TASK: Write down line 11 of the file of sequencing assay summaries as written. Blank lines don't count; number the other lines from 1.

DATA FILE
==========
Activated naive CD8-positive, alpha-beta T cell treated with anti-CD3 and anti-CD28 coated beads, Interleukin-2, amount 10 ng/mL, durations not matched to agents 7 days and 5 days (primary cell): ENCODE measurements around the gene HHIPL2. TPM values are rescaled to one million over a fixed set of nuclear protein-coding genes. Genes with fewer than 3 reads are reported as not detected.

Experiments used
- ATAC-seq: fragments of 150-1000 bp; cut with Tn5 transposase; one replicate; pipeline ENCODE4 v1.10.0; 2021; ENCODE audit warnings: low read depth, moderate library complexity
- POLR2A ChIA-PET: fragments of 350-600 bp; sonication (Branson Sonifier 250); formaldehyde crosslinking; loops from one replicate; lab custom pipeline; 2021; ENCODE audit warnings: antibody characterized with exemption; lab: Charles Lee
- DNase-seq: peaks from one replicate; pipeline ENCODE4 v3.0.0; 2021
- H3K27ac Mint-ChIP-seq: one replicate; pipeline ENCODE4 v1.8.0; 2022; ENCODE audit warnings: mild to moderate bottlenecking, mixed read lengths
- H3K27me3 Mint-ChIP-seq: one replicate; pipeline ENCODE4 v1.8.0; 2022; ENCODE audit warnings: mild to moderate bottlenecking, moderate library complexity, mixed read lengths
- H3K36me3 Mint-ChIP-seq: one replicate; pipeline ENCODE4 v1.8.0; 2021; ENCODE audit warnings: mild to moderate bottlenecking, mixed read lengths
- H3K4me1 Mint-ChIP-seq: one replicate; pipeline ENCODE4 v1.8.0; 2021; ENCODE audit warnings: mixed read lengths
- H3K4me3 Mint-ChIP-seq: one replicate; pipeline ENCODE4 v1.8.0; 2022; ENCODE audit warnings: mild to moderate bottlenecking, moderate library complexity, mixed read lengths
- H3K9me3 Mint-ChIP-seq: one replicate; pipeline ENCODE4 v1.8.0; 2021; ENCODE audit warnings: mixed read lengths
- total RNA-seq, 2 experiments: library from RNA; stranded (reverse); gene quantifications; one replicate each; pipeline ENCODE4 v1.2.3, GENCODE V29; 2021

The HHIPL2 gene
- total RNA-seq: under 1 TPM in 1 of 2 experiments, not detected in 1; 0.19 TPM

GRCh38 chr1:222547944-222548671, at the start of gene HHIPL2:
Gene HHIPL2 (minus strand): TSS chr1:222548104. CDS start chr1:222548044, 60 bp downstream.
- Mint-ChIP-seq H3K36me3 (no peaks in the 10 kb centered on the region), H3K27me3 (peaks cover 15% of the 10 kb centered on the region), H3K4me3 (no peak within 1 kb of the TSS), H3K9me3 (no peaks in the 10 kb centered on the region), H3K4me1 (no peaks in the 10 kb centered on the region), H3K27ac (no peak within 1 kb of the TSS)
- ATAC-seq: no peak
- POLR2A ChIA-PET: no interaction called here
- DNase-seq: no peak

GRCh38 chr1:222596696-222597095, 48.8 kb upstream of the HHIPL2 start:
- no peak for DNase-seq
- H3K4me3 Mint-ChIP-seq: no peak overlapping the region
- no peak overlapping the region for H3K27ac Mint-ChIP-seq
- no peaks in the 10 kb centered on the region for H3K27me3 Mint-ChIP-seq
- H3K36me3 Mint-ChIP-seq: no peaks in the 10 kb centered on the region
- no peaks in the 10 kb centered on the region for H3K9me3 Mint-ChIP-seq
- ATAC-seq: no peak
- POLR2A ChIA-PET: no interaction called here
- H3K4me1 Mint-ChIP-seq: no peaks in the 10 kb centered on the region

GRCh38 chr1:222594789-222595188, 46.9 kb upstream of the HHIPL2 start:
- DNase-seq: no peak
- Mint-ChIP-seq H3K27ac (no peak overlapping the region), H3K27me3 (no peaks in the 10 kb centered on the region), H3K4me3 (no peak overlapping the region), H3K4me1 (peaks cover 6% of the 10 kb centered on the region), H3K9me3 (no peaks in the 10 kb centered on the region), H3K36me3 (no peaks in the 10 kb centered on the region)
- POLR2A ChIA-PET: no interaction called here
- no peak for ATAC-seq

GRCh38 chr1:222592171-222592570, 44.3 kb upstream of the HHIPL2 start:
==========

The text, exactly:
- H3K9me3 Mint-ChIP-seq: one replicate; pipeline ENCODE4 v1.8.0; 2021; ENCODE audit warnings: mixed read lengths